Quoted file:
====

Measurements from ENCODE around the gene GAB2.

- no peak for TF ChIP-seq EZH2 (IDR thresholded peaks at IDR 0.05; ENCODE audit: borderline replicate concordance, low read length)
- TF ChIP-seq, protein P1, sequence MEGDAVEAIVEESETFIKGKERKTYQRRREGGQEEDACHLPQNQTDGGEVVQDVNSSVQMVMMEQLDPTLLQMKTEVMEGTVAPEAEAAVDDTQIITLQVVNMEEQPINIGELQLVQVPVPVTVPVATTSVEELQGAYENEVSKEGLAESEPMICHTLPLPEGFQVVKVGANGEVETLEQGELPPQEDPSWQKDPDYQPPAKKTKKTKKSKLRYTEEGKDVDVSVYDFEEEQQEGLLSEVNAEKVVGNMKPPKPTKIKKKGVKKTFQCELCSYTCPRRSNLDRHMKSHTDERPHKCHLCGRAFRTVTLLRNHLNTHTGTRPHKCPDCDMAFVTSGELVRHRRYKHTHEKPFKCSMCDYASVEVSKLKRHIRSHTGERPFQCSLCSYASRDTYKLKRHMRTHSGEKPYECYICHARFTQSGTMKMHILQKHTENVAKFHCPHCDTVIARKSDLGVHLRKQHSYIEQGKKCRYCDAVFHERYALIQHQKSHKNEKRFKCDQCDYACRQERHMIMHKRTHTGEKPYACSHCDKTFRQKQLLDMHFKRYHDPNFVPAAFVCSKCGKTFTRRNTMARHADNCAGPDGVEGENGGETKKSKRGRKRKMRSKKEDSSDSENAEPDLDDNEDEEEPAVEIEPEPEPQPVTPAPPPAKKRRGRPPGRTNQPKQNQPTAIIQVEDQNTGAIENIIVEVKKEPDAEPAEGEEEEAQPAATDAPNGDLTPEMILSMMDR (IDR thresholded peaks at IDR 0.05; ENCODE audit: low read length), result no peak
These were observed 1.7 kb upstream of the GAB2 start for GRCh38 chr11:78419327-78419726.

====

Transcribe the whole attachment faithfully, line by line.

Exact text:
Measurements from ENCODE around the gene GAB2.

- no peak for TF ChIP-seq EZH2 (IDR thresholded peaks at IDR 0.05; ENCODE audit: borderline replicate concordance, low read length)
- TF ChIP-seq, protein P1, sequence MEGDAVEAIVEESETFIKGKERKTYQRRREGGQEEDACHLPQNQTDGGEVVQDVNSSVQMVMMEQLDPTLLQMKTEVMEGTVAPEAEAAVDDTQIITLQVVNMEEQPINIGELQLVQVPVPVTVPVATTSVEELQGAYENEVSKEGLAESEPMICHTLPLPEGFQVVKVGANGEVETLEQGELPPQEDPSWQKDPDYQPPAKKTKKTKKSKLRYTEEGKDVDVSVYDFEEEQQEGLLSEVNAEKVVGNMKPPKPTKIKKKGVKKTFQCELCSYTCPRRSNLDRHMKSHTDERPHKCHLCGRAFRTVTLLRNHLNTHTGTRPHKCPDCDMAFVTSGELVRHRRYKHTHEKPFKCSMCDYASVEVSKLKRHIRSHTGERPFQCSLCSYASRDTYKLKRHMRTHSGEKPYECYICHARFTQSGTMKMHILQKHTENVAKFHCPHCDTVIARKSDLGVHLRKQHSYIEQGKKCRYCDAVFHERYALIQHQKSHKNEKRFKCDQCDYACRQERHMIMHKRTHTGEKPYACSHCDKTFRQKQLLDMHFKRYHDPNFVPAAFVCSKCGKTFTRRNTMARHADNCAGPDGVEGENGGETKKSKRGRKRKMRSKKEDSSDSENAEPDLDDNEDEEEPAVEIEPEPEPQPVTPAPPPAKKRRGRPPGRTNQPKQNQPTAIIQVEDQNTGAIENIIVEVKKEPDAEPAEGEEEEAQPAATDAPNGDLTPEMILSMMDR (IDR thresholded peaks at IDR 0.05; ENCODE audit: low read length), result no peak
These were observed 1.7 kb upstream of the GAB2 start for GRCh38 chr11:78419327-78419726.